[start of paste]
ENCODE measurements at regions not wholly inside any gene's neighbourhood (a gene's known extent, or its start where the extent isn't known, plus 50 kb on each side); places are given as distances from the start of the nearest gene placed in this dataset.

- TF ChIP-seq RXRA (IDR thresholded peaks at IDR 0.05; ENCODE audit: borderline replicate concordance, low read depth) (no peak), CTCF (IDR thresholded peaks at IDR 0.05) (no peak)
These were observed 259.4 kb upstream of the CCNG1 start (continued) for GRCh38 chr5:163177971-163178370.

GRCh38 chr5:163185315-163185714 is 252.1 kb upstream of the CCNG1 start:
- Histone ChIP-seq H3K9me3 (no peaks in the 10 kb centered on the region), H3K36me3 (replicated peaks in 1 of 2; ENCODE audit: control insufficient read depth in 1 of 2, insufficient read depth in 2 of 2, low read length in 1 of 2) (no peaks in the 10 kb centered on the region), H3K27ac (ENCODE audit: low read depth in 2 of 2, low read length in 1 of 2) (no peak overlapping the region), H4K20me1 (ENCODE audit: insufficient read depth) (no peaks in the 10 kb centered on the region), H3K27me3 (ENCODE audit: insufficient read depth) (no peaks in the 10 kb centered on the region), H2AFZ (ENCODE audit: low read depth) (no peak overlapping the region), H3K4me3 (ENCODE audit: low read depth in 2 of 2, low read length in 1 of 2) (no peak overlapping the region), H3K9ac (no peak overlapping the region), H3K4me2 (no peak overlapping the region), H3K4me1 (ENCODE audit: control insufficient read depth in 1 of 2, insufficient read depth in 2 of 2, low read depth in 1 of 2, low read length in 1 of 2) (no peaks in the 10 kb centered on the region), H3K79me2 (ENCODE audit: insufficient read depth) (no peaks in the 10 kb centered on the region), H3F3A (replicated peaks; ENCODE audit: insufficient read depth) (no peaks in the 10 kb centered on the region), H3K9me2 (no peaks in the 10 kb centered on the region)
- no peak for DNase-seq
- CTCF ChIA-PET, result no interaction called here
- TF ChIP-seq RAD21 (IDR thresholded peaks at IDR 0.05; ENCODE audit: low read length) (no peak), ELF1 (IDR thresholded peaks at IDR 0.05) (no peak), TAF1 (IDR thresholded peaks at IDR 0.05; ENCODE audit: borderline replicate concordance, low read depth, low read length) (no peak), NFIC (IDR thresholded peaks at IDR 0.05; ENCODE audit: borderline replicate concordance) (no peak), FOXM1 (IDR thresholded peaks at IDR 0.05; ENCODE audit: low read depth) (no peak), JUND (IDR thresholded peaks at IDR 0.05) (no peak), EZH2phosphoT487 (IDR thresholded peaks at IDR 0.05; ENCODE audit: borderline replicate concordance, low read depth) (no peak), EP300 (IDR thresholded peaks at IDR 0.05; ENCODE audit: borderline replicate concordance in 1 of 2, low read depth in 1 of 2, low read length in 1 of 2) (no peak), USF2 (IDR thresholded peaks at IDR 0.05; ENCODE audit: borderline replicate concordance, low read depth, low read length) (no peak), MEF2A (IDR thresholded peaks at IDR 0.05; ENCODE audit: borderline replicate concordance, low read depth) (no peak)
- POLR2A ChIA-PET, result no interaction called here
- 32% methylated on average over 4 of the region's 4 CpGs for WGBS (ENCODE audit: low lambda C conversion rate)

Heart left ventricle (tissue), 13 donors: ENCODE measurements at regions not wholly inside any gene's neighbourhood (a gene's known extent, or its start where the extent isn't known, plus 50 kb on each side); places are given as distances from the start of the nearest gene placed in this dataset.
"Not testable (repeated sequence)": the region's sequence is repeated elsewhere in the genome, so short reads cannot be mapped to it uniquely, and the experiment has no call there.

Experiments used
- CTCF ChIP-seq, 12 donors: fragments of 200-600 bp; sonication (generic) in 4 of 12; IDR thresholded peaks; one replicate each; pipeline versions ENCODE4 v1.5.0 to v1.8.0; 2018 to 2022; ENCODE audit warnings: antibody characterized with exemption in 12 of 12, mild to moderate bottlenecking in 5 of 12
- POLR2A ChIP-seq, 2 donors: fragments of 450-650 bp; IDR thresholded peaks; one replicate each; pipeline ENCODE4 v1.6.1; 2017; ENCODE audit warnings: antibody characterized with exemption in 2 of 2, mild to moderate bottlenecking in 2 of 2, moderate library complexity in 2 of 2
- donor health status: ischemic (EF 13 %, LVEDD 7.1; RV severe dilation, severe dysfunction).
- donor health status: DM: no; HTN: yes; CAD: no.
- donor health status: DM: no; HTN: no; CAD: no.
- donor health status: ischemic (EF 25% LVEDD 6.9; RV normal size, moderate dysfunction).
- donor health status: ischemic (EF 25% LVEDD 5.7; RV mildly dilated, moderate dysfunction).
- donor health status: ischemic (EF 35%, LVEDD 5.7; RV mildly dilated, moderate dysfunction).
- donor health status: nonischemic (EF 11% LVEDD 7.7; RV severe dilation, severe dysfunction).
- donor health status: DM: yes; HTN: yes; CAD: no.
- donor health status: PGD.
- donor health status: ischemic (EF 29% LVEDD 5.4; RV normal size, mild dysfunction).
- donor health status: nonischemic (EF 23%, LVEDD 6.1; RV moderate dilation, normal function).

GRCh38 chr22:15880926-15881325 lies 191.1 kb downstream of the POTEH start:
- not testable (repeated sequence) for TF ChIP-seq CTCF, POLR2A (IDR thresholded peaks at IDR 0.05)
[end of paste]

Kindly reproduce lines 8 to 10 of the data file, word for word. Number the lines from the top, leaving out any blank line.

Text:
- TF ChIP-seq RAD21 (IDR thresholded peaks at IDR 0.05; ENCODE audit: low read length) (no peak), ELF1 (IDR thresholded peaks at IDR 0.05) (no peak), TAF1 (IDR thresholded peaks at IDR 0.05; ENCODE audit: borderline replicate concordance, low read depth, low read length) (no peak), NFIC (IDR thresholded peaks at IDR 0.05; ENCODE audit: borderline replicate concordance) (no peak), FOXM1 (IDR thresholded peaks at IDR 0.05; ENCODE audit: low read depth) (no peak), JUND (IDR thresholded peaks at IDR 0.05) (no peak), EZH2phosphoT487 (IDR thresholded peaks at IDR 0.05; ENCODE audit: borderline replicate concordance, low read depth) (no peak), EP300 (IDR thresholded peaks at IDR 0.05; ENCODE audit: borderline replicate concordance in 1 of 2, low read depth in 1 of 2, low read length in 1 of 2) (no peak), USF2 (IDR thresholded peaks at IDR 0.05; ENCODE audit: borderline replicate concordance, low read depth, low read length) (no peak), MEF2A (IDR thresholded peaks at IDR 0.05; ENCODE audit: borderline replicate concordance, low read depth) (no peak)
- POLR2A ChIA-PET, result no interaction called here
- 32% methylated on average over 4 of the region's 4 CpGs for WGBS (ENCODE audit: low lambda C conversion rate)